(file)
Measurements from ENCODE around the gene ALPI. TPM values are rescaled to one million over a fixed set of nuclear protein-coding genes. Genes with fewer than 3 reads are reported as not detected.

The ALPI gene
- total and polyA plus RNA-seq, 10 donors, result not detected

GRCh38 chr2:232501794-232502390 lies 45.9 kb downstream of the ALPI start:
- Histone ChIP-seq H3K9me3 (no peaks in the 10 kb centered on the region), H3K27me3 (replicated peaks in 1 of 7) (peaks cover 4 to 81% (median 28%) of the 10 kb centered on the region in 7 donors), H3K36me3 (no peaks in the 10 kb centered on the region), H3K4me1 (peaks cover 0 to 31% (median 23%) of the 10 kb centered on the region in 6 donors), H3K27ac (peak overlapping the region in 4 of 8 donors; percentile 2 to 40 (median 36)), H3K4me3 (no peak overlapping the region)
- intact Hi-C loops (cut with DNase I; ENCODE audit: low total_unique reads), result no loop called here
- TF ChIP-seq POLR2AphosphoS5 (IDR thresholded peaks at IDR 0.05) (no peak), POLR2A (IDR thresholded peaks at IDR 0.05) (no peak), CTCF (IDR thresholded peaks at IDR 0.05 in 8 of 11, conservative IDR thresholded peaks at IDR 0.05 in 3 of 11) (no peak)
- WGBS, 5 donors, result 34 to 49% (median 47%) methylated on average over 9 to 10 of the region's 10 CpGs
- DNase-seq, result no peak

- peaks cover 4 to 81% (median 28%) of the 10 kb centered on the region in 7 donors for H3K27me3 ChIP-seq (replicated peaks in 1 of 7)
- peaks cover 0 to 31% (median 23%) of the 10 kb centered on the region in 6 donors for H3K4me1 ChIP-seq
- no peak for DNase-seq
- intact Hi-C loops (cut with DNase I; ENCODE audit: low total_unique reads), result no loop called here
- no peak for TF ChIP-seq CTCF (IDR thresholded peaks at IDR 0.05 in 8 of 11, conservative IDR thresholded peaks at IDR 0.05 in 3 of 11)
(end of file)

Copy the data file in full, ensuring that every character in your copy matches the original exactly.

Measurements from ENCODE around the gene ALPI. TPM values are rescaled to one million over a fixed set of nuclear protein-coding genes. Genes with fewer than 3 reads are reported as not detected.

The ALPI gene
- total and polyA plus RNA-seq, 10 donors, result not detected

GRCh38 chr2:232501794-232502390 lies 45.9 kb downstream of the ALPI start:
- Histone ChIP-seq H3K9me3 (no peaks in the 10 kb centered on the region), H3K27me3 (replicated peaks in 1 of 7) (peaks cover 4 to 81% (median 28%) of the 10 kb centered on the region in 7 donors), H3K36me3 (no peaks in the 10 kb centered on the region), H3K4me1 (peaks cover 0 to 31% (median 23%) of the 10 kb centered on the region in 6 donors), H3K27ac (peak overlapping the region in 4 of 8 donors; percentile 2 to 40 (median 36)), H3K4me3 (no peak overlapping the region)
- intact Hi-C loops (cut with DNase I; ENCODE audit: low total_unique reads), result no loop called here
- TF ChIP-seq POLR2AphosphoS5 (IDR thresholded peaks at IDR 0.05) (no peak), POLR2A (IDR thresholded peaks at IDR 0.05) (no peak), CTCF (IDR thresholded peaks at IDR 0.05 in 8 of 11, conservative IDR thresholded peaks at IDR 0.05 in 3 of 11) (no peak)
- WGBS, 5 donors, result 34 to 49% (median 47%) methylated on average over 9 to 10 of the region's 10 CpGs
- DNase-seq, result no peak

- peaks cover 4 to 81% (median 28%) of the 10 kb centered on the region in 7 donors for H3K27me3 ChIP-seq (replicated peaks in 1 of 7)
- peaks cover 0 to 31% (median 23%) of the 10 kb centered on the region in 6 donors for H3K4me1 ChIP-seq
- no peak for DNase-seq
- intact Hi-C loops (cut with DNase I; ENCODE audit: low total_unique reads), result no loop called here
- no peak for TF ChIP-seq CTCF (IDR thresholded peaks at IDR 0.05 in 8 of 11, conservative IDR thresholded peaks at IDR 0.05 in 3 of 11)